• Uncle Glegg stood open-mouthed with astonishment at this unembarrassed loquacity, with which his understanding could hardly keep pace.†   (source)
  • Little Dorrit had hardly time to think how kind it was, when Flora dashed at the breakfast-table full of business, and plunged over head and ears into loquacity.†   (source)
  • "Enough, enough," cried Middleton, too impatient to wait until the deliberative and perhaps loquacious old man could end his minute explanation.†   (source)
  • But he WAS Mr. Jellyby; and a loquacious young man called Mr. Quale, with large shining knobs for temples and his hair all brushed to the back of his head, who came in the evening, and told Ada he was a philanthropist, also informed her that he called the matrimonial alliance of Mrs. Jellyby with Mr. Jellyby the union of mind and matter.†   (source)
  • The great novelist vibrated between two decanters with the regularity of a pendulum; the famous divine flirted openly with one of the Madame de Staels of the age, who looked daggers at another Corinne, who was amiably satirizing her, after outmaneuvering her in efforts to absorb the profound philosopher, who imbibed tea Johnsonianly and appeared to slumber, the loquacity of the lady rendering speech impossible.†   (source)
  • She did not understand either that Alexey Alexandrovitch's peculiar loquacity that day, so exasperating to her, was merely the expression of his inward distress and uneasiness.†   (source)
  • There is a loquacity that tells nothing, which was Bathsheba's; and there is a silence which says much: that was Gabriel's.†   (source)
  • It is more difficult to get rid of the old gentleman, Mr. George finds, than to bear a hand in carrying him downstairs, for when he is replaced in his conveyance, he is so loquacious on the subject of the guineas and retains such an affectionate hold of his button —having, in truth, a secret longing to rip his coat open and rob him—that some degree of force is necessary on the trooper's part to effect a separation.†   (source)
  • With many loquacious assurances that they would be agreeably surprised in the aspect of the criminal, the doctor drew the young lady's arm through one of his; and offering his disengaged hand to Mrs. Maylie, led them, with much ceremony and stateliness, upstairs.†   (source)
  • Her visitors were numerous and extremely loquacious, and they exacted much of their hostess's attention.†   (source)
  • She was never loquacious, or if she occasionally became communicative, it was under the influence of some temporary excitement that served to arouse her unsophisticated mind; but, for hours at a time, in the course of this all-important day, she seemed to have absolutely lost the use of her tongue.†   (source)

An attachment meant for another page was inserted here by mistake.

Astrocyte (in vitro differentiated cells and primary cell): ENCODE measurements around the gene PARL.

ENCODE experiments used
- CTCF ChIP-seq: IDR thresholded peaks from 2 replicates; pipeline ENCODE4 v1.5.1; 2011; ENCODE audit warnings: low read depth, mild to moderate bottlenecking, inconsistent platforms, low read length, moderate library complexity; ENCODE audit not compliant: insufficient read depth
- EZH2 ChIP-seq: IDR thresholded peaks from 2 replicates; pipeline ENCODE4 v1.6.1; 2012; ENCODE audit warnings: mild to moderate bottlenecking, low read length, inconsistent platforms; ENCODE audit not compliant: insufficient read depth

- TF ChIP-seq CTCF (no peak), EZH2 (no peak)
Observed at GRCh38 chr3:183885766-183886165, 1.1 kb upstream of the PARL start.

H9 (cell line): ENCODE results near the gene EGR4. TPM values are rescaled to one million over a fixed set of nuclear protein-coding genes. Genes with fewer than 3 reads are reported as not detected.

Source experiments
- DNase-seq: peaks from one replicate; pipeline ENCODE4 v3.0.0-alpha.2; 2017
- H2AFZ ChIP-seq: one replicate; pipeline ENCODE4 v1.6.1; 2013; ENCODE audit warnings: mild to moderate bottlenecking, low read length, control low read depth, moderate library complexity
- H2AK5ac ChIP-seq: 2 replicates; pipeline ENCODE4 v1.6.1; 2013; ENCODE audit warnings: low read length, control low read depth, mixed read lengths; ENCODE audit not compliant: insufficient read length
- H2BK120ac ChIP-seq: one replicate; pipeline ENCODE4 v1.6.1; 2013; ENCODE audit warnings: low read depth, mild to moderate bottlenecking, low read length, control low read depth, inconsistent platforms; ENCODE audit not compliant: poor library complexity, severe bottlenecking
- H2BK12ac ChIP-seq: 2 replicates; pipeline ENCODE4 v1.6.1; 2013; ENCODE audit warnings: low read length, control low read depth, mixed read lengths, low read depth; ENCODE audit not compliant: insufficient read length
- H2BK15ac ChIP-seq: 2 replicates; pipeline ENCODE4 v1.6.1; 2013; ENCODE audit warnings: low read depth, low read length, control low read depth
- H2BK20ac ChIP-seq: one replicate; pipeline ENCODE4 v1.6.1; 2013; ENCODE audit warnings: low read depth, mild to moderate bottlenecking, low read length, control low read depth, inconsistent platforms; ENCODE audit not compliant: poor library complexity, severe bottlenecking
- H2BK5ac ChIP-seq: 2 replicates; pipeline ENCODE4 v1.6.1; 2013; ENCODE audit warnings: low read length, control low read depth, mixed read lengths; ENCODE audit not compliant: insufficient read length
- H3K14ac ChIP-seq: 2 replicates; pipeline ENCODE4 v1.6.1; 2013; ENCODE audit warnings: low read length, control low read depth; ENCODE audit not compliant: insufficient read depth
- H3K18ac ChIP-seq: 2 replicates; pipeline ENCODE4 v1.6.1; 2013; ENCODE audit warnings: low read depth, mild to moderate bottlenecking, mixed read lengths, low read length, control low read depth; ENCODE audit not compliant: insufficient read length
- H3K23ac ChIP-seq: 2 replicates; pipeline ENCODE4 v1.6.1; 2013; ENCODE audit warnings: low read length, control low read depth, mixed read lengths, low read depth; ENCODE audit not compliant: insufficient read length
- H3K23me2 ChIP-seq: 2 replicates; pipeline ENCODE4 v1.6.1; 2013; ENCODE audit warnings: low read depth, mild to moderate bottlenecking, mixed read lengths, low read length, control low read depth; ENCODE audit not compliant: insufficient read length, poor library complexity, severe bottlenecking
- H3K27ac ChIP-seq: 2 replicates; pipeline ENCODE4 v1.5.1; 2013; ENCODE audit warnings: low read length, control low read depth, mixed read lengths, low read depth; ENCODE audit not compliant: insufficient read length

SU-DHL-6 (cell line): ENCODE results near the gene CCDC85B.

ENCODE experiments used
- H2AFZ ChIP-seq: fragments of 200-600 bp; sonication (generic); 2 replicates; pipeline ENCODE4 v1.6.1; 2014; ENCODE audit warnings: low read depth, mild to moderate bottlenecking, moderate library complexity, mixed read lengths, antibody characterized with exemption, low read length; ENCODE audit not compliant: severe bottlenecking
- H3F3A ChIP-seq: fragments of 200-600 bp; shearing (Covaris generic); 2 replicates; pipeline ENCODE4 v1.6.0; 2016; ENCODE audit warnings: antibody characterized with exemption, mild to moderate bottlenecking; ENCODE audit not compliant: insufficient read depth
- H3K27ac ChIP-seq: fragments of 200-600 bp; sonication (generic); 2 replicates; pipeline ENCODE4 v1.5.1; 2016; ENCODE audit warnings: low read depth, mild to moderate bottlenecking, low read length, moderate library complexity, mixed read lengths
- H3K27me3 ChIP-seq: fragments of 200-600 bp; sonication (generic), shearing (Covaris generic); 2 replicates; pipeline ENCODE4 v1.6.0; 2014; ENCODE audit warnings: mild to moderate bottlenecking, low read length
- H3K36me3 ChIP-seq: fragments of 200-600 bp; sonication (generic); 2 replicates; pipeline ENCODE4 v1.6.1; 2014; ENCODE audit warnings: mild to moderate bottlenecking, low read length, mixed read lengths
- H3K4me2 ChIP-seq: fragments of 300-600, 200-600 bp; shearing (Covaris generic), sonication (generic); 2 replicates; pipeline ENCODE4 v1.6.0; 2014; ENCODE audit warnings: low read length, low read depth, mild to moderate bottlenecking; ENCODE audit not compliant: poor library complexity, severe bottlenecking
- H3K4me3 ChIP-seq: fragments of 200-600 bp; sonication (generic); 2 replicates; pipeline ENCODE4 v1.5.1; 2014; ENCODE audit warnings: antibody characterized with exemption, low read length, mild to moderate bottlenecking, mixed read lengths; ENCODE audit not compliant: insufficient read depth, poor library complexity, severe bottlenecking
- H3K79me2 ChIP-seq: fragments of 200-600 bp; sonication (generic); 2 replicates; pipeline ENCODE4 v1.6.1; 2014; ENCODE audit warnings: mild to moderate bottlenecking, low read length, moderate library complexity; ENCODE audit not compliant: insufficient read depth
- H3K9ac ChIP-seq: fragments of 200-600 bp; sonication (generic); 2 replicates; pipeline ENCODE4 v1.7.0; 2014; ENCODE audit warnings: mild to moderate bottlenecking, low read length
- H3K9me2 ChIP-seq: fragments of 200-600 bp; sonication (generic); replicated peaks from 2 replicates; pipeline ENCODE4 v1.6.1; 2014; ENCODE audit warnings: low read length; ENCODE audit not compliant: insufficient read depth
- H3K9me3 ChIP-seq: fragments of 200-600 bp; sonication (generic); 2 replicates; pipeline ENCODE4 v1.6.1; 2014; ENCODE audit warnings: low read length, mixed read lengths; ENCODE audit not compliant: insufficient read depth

• To expand, without bothering about it—without shiftless timidity on one side, or loquacious eagerness on the other—to the full compass of what he would have called a "pleasant" experience, was Newman's most definite programme of life.†   (source)
  • He repeated Cosette's name for whole nights in the melancholy loquacity of fever, and with the sombre obstinacy of agony.†   (source)
  • The prioress, who was usually subjected to the barrier of silence, and whose reservoir was overfull, rose and exclaimed with the loquacity of a dam which has broken away:— "I have on my right Benoit and on my left Bernard.†   (source)
  • As the black swallow near the palace plies; O'er empty courts, and under arches, flies; Now hawks aloft, now skims along the flood, To furnish her loquacious nest with food: So drives the rapid goddess o'er the plains; The smoking horses run with loosen'd reins.†   (source)
  • To whom sad Eve, with shame nigh overwhelmed,
    Confessing soon, yet not before her Judge
    Bold or loquacious, thus abashed replied.†   (source)
  • He was likewise well apprized of the loquacity of this lady; and yet such was his gratitude, that it had almost got the better both of discretion and shame, and made him publish that which would have defamed his own character, rather than omit any circumstances which might do the fullest honour to his benefactor.†   (source)
  • Sancho Panza, who was wishing the goatherd's loquacity at the devil, on his part begged his master to go into Pedro's hut to sleep.†   (source)
  • "It may be on the dice," said Don Quixote, "that all thou sayest will come true; overlook the past, for thou art shrewd enough to know that our first movements are not in our own control; and one thing for the future bear in mind, that thou curb and restrain thy loquacity in my company; for in all the books of chivalry that I have read, and they are innumerable, I never met with a squire who talked so much to his lord as thou dost to thine; and in fact I feel it to be a great fault of thine and of mine: of thine, that thou hast so little respect for me; of mine, that I do not make myself more respected.†   (source)
▲ show less (of above)